Reprinted with the permission of the Atlanta Journal and the Atlanta Constitution.

Fulton child welfare chief won't lose retirement pay
Ron Martz - Staff
Saturday, May 13, 2000

The head of the Fulton County child welfare office will be allowed to retire with full benefits June 1 although he has been criticized for his handling of the Terrell Peterson case and his boss is threatening to fire him.

Ralph Mitchell was certified eligible for medical disability retirement April 26, five days before he was notified by Juanita Blount-Clark, director of the state Division of Family and Children Services, that she was considering firing him for insubordination and mismanagement of the office, including the Peterson case.

The timing, the state attorney general said in a memo to the governor's office, means the disability retirement cancels any subsequent personnel action.

The disability ruling means Mitchell, who earned $107,000, will retire after 29 years at $61,670 a year, instead of the $48,400 he would have received if fired.

"Even if Mr. Mitchell's proposed dismissal in fact becomes effective May 31, 2000, he may nevertheless retire as previously approved by (the state employee retirement system) effective June 1, 2000. The amount of his disability retirement benefit will not be affected by the proposed termination action by DHR," Susan Rutherford, senior assistant attorney general, wrote in a memorandum to the governor's office.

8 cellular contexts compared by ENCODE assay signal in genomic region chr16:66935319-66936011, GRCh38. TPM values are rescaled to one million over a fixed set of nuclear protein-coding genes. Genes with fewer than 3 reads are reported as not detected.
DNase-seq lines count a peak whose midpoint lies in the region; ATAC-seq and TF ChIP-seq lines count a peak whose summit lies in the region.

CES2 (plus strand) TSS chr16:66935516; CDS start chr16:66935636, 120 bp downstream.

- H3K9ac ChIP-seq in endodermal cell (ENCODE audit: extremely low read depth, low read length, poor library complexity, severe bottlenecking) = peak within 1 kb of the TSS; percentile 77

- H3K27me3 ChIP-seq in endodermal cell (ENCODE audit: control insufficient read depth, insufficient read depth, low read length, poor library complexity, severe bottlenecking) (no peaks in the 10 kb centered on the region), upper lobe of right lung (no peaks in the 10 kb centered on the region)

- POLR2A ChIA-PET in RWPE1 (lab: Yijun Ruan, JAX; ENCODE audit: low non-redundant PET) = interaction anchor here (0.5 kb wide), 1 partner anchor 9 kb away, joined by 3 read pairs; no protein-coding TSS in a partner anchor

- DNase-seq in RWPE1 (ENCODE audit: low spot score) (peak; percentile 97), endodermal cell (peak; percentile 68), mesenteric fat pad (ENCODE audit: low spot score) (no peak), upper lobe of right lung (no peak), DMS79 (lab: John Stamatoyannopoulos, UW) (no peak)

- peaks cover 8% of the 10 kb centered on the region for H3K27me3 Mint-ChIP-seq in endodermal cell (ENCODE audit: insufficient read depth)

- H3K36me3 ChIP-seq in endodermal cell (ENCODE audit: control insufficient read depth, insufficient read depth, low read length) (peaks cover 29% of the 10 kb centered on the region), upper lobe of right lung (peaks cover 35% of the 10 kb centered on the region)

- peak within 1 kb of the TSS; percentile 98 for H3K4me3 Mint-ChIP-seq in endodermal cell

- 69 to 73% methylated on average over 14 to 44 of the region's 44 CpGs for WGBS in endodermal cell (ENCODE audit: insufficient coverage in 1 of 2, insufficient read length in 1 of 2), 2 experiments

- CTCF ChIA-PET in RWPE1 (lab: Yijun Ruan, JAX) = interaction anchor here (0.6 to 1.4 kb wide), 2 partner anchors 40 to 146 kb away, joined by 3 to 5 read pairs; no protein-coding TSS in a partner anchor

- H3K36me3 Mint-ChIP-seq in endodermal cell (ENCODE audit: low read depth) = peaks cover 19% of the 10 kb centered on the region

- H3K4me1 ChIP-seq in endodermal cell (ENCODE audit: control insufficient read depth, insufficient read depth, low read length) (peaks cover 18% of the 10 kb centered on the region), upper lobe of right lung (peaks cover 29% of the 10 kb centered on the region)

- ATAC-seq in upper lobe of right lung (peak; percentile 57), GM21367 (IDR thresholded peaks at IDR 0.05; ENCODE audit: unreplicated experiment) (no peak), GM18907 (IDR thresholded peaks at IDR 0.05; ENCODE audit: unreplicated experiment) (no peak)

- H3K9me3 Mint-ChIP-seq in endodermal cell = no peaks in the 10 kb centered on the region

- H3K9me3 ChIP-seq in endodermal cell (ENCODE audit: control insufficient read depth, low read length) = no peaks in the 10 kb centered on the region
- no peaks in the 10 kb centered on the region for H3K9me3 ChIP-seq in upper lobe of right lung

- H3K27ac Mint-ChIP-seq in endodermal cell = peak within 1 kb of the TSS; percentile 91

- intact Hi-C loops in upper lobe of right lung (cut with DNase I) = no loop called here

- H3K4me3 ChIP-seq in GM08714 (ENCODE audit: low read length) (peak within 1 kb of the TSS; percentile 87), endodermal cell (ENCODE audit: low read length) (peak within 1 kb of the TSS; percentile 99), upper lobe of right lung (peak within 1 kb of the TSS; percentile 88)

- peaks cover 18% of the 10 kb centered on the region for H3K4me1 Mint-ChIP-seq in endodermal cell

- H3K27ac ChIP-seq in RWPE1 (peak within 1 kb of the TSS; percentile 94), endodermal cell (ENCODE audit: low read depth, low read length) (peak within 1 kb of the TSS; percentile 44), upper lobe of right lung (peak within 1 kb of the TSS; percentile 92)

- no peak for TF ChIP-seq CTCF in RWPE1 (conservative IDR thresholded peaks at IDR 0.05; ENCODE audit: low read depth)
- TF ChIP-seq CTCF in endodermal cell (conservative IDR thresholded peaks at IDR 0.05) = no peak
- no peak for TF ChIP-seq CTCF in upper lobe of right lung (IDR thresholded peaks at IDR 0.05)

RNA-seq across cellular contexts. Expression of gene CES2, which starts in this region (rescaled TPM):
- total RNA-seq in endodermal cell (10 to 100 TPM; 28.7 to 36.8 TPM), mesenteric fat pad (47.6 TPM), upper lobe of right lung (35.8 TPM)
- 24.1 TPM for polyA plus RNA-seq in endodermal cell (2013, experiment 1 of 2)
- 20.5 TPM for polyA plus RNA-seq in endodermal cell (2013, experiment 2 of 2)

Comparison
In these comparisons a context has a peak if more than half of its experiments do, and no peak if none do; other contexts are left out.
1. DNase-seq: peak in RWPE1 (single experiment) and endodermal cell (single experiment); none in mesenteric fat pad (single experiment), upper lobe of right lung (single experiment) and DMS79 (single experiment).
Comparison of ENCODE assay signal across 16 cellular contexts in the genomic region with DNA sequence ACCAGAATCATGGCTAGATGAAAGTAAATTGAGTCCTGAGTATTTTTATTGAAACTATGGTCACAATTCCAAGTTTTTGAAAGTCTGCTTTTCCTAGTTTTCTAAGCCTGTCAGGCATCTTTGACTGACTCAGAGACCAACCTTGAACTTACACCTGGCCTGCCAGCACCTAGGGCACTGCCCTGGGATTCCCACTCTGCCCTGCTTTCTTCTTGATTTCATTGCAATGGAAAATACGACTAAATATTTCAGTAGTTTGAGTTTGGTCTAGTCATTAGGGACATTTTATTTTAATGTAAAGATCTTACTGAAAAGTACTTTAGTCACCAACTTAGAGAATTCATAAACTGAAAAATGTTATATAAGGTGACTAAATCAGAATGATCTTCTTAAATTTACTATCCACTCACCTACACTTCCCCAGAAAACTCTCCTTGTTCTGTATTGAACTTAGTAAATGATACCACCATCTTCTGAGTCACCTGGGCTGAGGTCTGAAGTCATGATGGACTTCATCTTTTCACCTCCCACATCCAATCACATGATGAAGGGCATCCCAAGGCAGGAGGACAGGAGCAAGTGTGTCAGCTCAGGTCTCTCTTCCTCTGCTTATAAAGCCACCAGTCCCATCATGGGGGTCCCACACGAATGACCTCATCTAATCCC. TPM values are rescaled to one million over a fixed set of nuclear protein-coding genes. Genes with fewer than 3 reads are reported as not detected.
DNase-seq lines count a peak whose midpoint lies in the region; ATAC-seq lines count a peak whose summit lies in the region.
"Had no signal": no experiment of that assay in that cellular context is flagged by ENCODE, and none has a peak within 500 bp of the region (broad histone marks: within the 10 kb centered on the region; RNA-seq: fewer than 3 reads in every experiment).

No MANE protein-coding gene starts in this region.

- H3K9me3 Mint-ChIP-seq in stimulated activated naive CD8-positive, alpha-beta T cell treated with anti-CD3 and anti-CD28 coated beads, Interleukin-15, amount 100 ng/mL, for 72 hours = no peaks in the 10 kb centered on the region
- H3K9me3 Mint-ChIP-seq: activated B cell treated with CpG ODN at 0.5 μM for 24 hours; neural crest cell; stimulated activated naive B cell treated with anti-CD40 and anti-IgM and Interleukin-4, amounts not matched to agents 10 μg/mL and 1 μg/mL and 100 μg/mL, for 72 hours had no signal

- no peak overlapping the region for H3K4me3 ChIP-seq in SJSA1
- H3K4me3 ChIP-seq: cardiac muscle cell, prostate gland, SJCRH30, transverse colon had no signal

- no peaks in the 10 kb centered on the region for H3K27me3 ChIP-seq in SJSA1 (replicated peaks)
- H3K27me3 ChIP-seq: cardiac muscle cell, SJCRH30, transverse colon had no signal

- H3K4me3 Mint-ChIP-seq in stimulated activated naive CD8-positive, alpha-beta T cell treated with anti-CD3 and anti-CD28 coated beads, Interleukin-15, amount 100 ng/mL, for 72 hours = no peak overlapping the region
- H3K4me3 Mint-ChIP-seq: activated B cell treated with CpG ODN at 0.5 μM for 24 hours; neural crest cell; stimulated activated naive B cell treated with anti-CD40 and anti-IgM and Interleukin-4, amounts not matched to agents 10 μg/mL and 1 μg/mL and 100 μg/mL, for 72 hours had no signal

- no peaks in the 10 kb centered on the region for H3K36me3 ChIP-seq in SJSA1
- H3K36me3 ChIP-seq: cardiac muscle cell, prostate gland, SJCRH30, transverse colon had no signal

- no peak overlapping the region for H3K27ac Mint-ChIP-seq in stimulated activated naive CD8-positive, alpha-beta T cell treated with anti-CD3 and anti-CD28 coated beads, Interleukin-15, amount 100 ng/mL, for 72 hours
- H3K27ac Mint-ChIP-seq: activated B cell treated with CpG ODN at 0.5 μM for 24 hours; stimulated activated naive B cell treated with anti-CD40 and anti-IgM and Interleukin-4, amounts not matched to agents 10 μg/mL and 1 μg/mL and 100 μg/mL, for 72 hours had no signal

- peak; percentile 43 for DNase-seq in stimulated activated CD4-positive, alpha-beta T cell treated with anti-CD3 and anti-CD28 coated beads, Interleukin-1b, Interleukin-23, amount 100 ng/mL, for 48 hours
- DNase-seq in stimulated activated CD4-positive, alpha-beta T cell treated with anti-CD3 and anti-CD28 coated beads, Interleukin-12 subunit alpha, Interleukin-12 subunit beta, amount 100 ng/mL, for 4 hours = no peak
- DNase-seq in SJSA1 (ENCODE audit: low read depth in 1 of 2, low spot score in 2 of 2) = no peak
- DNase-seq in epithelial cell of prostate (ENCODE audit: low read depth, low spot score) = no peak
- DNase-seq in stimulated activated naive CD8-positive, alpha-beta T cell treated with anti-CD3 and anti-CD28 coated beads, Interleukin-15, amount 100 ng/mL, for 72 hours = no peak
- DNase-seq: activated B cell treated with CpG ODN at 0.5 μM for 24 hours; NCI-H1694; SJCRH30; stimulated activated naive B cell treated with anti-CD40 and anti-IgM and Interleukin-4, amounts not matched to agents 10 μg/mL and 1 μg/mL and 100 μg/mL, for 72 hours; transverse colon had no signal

Joselyn Butler, spokeswoman for Gov. Roy Barnes, said the governor declined comment on Mitchell's retirement and the attorney general's opinion.

Department of Human Resources spokeswoman Fran Buchanan said Blount-Clark and her boss, DHR Commissioner Audrey Horne, did not want to comment.

Mitchell, 59, suspended with pay May 1 after being notified of the administrative charges against him, could not be reached for comment.

The most serious charges concerned his office's handling of the case involving Terrell Peterson, a 5-year-old Atlanta boy who died in January 1998 after eight reports of neglect or abuse of him and his siblings had been made to Fulton County DFACS. Terrell's grandmother, his aunt and the aunt's boyfriend have been charged in the child's death.

Mitchell publicly acquitted his caseworkers in Terrell's death, although he knew three investigations had been highly critical of how the case was handled.

Mitchell was scheduled to have a hearing before Horne and an administrative law judge May 25. Buchanan said DHR "is reviewing the situation in light of the attorney general's letter and we expect to make a decision shortly" on whether to have the hearing. .

According to the attorney general's memo, Mitchell submitted his paperwork for disability retirement in December after going on leave for a heart condition.

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